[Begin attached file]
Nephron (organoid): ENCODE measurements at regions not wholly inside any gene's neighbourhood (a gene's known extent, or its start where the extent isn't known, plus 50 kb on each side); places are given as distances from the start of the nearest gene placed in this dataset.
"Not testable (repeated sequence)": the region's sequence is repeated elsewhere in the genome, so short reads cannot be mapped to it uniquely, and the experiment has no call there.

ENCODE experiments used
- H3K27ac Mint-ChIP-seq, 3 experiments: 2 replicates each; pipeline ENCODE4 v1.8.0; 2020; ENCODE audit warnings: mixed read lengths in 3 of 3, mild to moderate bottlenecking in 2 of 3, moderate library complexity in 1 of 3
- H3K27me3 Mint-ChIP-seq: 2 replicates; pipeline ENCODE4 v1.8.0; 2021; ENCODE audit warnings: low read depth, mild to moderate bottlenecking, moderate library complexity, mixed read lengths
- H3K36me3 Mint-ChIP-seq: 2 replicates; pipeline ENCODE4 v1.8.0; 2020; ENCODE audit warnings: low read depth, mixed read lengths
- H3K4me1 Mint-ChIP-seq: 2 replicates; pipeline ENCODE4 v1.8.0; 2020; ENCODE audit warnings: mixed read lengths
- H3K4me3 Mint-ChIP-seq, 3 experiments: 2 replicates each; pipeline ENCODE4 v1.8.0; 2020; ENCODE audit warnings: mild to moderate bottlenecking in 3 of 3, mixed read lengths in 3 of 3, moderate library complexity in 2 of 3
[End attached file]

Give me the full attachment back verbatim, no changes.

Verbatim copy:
Nephron (organoid): ENCODE measurements at regions not wholly inside any gene's neighbourhood (a gene's known extent, or its start where the extent isn't known, plus 50 kb on each side); places are given as distances from the start of the nearest gene placed in this dataset.
"Not testable (repeated sequence)": the region's sequence is repeated elsewhere in the genome, so short reads cannot be mapped to it uniquely, and the experiment has no call there.

ENCODE experiments used
- H3K27ac Mint-ChIP-seq, 3 experiments: 2 replicates each; pipeline ENCODE4 v1.8.0; 2020; ENCODE audit warnings: mixed read lengths in 3 of 3, mild to moderate bottlenecking in 2 of 3, moderate library complexity in 1 of 3
- H3K27me3 Mint-ChIP-seq: 2 replicates; pipeline ENCODE4 v1.8.0; 2021; ENCODE audit warnings: low read depth, mild to moderate bottlenecking, moderate library complexity, mixed read lengths
- H3K36me3 Mint-ChIP-seq: 2 replicates; pipeline ENCODE4 v1.8.0; 2020; ENCODE audit warnings: low read depth, mixed read lengths
- H3K4me1 Mint-ChIP-seq: 2 replicates; pipeline ENCODE4 v1.8.0; 2020; ENCODE audit warnings: mixed read lengths
- H3K4me3 Mint-ChIP-seq, 3 experiments: 2 replicates each; pipeline ENCODE4 v1.8.0; 2020; ENCODE audit warnings: mild to moderate bottlenecking in 3 of 3, mixed read lengths in 3 of 3, moderate library complexity in 2 of 3